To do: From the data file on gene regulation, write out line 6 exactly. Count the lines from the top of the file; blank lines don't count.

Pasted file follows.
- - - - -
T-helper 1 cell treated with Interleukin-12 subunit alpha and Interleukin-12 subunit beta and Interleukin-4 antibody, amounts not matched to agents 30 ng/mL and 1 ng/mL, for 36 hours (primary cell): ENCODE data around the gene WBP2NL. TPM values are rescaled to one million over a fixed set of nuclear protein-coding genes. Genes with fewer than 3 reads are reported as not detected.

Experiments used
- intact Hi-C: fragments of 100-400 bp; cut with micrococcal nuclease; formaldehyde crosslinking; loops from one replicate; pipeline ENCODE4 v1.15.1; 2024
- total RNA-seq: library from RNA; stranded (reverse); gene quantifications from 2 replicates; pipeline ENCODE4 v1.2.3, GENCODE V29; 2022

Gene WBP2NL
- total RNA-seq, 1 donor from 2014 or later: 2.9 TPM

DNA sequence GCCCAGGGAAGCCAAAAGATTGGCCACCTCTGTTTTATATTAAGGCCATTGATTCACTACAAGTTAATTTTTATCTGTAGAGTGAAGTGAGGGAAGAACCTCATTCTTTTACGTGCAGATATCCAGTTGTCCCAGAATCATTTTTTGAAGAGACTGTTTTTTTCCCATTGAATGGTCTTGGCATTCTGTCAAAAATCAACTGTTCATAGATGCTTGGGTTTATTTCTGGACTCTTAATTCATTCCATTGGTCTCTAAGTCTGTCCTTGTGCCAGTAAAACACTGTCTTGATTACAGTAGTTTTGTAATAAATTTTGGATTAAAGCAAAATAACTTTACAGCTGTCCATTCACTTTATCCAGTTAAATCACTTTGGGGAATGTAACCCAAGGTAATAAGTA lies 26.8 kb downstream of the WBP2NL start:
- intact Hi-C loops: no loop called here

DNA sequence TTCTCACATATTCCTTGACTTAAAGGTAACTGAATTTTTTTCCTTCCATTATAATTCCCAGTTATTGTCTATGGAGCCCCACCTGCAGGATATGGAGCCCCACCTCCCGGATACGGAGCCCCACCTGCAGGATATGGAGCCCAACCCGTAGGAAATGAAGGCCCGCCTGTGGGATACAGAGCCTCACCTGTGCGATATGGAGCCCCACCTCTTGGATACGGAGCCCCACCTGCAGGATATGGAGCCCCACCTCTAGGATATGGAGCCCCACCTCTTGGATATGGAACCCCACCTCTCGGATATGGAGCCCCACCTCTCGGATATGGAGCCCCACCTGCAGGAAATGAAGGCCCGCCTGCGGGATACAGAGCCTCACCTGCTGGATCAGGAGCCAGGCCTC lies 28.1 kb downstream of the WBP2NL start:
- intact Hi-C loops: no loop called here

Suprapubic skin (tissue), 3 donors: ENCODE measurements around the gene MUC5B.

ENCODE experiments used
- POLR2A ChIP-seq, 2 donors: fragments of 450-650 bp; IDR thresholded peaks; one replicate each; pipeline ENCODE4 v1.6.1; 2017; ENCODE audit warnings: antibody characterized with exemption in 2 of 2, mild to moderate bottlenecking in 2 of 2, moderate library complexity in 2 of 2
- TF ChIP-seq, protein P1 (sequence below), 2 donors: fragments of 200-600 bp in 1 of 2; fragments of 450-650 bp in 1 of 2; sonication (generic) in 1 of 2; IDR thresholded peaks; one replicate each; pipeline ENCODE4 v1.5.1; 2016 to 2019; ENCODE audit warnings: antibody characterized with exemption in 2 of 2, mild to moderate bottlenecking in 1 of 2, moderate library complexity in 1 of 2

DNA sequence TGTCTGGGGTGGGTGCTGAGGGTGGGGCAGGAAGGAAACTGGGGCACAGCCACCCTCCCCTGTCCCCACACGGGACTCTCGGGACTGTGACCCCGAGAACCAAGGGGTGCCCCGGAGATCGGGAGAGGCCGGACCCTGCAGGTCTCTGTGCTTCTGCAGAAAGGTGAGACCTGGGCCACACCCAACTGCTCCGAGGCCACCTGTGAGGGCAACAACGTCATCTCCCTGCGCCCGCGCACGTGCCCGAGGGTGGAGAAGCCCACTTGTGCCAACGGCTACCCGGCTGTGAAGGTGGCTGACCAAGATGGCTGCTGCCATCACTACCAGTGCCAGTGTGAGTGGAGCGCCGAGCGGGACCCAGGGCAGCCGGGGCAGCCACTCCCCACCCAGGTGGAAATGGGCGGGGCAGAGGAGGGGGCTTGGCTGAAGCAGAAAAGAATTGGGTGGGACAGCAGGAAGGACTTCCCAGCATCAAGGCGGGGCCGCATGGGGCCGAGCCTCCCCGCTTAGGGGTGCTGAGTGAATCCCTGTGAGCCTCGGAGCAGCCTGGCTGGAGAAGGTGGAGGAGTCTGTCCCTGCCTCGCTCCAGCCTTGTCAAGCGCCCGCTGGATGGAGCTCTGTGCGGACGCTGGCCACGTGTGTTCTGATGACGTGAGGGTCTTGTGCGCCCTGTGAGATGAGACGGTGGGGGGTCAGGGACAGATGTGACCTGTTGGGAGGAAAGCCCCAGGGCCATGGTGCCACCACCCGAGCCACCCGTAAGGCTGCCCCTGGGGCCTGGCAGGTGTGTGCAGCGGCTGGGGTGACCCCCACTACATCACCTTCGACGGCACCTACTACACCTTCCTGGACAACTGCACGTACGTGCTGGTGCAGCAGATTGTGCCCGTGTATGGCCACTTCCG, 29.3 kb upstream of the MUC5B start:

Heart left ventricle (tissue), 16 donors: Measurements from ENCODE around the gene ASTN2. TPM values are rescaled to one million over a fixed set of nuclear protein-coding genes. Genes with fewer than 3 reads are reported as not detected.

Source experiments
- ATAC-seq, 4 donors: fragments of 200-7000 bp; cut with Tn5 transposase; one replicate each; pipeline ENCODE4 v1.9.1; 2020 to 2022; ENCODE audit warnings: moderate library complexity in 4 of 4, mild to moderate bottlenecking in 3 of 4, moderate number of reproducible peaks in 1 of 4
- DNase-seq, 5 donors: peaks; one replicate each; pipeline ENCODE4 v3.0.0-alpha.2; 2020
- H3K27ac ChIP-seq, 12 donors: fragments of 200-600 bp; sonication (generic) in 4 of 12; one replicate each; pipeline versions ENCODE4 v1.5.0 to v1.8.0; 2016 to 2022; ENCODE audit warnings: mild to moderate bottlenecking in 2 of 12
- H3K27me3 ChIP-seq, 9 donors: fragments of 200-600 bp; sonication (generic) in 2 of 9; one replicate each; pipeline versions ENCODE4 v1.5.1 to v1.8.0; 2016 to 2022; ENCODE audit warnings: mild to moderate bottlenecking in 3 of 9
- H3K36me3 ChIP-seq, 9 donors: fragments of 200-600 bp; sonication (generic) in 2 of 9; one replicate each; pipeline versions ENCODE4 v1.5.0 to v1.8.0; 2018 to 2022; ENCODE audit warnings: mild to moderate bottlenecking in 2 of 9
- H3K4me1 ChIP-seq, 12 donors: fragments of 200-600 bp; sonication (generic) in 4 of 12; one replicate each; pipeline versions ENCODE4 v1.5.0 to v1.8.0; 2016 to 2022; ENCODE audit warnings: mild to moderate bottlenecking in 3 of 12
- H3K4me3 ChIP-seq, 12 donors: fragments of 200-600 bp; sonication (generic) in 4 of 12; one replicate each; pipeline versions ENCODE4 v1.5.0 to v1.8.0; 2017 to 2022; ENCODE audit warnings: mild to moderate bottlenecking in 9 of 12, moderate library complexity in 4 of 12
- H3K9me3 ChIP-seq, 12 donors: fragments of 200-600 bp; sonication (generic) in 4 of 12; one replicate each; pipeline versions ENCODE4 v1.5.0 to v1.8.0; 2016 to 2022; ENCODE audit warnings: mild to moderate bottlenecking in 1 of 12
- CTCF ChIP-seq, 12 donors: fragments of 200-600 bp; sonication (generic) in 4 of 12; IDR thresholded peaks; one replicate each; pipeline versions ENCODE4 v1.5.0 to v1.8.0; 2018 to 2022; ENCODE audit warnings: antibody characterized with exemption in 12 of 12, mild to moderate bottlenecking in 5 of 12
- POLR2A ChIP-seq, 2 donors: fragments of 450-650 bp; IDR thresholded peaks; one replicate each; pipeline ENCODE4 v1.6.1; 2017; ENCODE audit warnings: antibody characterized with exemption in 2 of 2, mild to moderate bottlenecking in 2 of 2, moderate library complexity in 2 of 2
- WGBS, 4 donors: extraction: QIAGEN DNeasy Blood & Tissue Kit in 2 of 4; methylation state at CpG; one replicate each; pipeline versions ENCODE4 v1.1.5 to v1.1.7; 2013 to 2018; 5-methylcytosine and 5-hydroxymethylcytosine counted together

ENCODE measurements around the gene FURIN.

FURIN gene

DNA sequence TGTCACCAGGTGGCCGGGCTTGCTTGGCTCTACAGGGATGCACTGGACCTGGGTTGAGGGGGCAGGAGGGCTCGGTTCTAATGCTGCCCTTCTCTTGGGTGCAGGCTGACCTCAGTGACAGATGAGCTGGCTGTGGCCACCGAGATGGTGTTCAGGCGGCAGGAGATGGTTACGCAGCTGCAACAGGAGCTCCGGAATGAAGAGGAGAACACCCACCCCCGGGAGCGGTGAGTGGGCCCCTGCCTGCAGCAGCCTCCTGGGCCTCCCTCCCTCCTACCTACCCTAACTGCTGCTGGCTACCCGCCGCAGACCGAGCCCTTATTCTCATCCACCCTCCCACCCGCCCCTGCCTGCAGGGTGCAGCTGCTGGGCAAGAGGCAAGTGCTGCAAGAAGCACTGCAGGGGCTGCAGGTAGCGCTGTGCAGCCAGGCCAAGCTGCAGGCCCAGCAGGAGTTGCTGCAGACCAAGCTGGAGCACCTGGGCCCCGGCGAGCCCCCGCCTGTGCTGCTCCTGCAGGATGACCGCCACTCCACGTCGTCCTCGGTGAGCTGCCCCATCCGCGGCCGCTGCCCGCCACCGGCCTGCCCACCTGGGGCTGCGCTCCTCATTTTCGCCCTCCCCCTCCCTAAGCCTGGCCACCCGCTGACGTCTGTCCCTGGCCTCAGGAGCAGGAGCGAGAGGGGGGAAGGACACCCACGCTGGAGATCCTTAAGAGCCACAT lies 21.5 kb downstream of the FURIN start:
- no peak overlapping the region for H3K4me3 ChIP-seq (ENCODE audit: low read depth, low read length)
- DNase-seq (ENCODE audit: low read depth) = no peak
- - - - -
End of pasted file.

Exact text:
- total RNA-seq, 1 donor from 2014 or later: 2.9 TPM